This post is the direct result of a referral from my youngest son, Dave, who is a dedicated teacher, husband, father of 2 strapping sons and (our grandsons!) and lives in Portland, OR. Notwithstanding his many responsibilities, he appreciates good wine and food and knowing that his old man does, he alerted me to a Podcast available free at the Itunes Store by Freakonomics dated 12/15/10 and entitled as above. The host, Stephen Dubner, put together a most interesting program to those of us who enjoy purchasing and consuming wine. Dubner is an economist by training and as such deals with facts and what can be concluded from serious investigation. I encourage you to listen to the full 26 min podcast to get the full story for yourselves, but suffice it to say, he presents two credible experts who discuss their various analyzes and conclusions in answer to this question. As you might have guessed by now, the answer in many blind tastings including those attended by sommeliers, winemakers, and wine retailers, etc. is no! In fact participants actually liked cheaper wines slightly more! The emphasis here is on blind, since, as soon as prices are introduced, participants will favor more expensive wines. Ratings and prices are closely correlated and ratings drive most informed consumers’ behavior. The problem is the experts, for the most part, are conflicted since they sell advertising to producers whose wine they also rate!
One of the Podcast guests, Robin Goldstein, who has written several books: Wine Trials and Beer Trials, has been a member of The American Association of Wine Economists (http://www.wine-economics.org/board/) and presented the results of a “sting” operation he organized against the Wine Spectator (WS) in 2008. The below excerpt is an amazing piece of creative imagination:
Friday, August 15th, 2008
“My name is Robin Goldstein, and I’m the author of a new book called The Wine Trials (book here; website here). Lately, I’ve become curious about how Wine Spectator magazine determines its Awards of Excellence for the world’s best wine restaurants.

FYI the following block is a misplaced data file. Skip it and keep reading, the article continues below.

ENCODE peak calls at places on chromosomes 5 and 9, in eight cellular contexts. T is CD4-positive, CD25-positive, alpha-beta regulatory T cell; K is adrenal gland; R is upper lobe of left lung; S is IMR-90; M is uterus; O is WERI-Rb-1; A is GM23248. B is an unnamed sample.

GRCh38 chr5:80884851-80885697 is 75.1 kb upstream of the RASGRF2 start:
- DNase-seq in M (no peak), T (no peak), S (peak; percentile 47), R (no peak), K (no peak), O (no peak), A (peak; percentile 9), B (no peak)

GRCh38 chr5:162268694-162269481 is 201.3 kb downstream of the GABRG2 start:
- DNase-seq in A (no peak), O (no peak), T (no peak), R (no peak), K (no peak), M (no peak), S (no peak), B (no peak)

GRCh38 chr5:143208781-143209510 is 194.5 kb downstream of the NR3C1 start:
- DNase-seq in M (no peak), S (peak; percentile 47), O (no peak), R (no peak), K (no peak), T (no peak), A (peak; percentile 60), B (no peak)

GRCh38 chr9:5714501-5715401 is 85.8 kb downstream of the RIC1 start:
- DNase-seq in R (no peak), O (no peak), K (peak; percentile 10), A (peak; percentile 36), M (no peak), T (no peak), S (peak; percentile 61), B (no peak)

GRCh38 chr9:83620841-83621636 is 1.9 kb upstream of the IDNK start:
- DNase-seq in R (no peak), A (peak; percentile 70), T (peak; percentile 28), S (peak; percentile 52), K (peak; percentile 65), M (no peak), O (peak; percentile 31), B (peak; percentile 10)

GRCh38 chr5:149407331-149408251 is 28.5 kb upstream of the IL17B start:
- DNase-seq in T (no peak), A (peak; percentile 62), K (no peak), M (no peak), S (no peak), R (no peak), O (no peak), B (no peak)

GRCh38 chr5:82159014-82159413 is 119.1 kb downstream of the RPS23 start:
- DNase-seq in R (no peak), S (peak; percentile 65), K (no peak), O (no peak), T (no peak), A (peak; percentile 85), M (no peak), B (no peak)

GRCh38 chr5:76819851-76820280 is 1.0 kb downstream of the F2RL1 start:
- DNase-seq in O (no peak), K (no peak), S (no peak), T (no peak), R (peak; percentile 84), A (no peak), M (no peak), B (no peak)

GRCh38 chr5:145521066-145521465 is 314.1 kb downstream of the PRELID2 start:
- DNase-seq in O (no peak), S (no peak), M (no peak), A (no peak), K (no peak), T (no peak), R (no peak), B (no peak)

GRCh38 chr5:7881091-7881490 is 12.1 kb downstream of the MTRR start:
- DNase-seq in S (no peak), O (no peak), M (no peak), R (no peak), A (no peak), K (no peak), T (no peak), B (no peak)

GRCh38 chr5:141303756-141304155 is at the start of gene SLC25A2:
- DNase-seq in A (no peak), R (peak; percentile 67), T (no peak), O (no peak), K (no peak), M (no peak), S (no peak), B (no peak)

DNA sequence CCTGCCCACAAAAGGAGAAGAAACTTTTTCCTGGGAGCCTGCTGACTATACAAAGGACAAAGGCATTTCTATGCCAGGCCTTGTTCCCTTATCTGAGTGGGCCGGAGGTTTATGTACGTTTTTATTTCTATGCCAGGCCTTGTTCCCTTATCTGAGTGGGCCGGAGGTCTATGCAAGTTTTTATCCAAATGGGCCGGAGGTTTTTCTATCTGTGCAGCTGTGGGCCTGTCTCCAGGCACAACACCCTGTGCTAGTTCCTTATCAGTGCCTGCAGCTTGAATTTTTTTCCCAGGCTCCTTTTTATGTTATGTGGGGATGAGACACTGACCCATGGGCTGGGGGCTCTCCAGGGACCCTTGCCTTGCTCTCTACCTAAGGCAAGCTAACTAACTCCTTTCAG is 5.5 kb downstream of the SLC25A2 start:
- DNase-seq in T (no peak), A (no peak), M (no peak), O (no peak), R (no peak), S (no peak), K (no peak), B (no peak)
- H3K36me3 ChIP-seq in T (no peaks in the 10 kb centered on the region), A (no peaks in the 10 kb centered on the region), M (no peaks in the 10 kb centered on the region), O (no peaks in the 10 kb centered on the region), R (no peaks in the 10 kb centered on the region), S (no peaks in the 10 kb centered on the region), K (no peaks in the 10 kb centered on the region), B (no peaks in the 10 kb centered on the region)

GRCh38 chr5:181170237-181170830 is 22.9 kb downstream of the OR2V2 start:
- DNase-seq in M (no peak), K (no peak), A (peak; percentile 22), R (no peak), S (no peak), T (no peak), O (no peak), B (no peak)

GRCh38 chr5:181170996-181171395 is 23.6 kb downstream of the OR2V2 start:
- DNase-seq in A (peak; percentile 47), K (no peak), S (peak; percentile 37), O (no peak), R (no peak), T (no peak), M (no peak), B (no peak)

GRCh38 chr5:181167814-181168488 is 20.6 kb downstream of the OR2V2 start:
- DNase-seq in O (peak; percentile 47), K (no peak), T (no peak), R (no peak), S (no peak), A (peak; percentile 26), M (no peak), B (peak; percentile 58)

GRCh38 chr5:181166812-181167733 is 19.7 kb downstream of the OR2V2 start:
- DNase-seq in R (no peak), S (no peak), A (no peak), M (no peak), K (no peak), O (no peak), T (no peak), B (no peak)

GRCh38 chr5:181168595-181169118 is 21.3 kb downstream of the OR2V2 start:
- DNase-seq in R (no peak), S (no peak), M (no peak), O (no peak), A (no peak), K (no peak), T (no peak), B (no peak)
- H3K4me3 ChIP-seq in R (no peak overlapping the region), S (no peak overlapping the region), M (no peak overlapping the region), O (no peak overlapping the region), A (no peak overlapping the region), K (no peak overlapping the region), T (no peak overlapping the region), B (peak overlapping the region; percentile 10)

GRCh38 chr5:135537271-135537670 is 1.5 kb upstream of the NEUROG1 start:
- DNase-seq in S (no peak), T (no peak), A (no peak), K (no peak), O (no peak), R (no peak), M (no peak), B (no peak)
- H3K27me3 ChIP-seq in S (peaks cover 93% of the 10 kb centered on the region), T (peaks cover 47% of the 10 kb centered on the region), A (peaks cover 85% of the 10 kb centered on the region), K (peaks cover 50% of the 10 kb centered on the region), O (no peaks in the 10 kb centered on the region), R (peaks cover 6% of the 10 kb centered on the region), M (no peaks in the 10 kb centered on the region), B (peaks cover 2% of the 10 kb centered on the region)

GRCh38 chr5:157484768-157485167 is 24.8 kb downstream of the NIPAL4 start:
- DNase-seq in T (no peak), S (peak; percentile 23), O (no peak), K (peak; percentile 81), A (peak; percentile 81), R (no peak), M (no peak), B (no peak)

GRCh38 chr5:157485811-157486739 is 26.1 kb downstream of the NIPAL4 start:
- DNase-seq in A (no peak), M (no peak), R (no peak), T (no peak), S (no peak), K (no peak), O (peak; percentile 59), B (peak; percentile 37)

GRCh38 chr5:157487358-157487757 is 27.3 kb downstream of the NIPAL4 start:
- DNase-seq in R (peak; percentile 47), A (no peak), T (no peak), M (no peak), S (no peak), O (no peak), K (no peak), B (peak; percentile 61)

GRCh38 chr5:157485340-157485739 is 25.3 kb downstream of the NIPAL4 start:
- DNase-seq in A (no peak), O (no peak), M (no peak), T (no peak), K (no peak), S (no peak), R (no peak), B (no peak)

As part of the research for an academic paper I’m currently working on about standards for wine awards, I submitted an application for a Wine Spectator Award of Excellence. I named the restaurant “Osteria L’Intrepido” (a play on the name of a restaurant guide series that I founded, Fearless Critic). I submitted the fee ($250), a cover letter, a copy of the restaurant’s menu (a fun amalgamation of somewhat bumbling nouvelle-Italian recipes), and a wine list.
In order to make the application appear genuine, I also obtained a Milan phone/fax number, as required by the application, and established a small online presence. Aside from creating the menu and wine list, all of this took less than three hours.
Osteria L’Intrepido won the Award of Excellence, as published in print in the August 2008 issue of Wine Spectator.
Since then, the Osteria’s listing has, not surprisingly, been removed from Wine Spectator‘s website. After the story broke, one of Wine Spectator‘s main claims (aside from calling me names) was that its staff had “called the restaurant multiple times.” However, the only message that was ever left on the restaurant’s voice mailbox (before this story broke) was on May 22, 2008, after Osteria L’Intrepido had already won the Award of Excellence. The message was from the magazine’s ad sales department, asking me if I’d like to buy an advertisement for Osteria L’Intrepido to appear in the August issue along with my listing.”
The most important insight I took away from these presentations is “consumers have performance anxiety” due to the layers of “experts” between us and the wine we buy so we don’t want to make a mistake. The reality is we should be buying wine that gives us pleasure individually whether by transporting us to a different place, improving our food enjoyment, or just to explore. Visit Goldstein’s website at http://blindtaste.com/category/wine. For Robin’s extensive value wine list recommendations go to http://www.fearlesscritic.com/wine/. Happy hunting!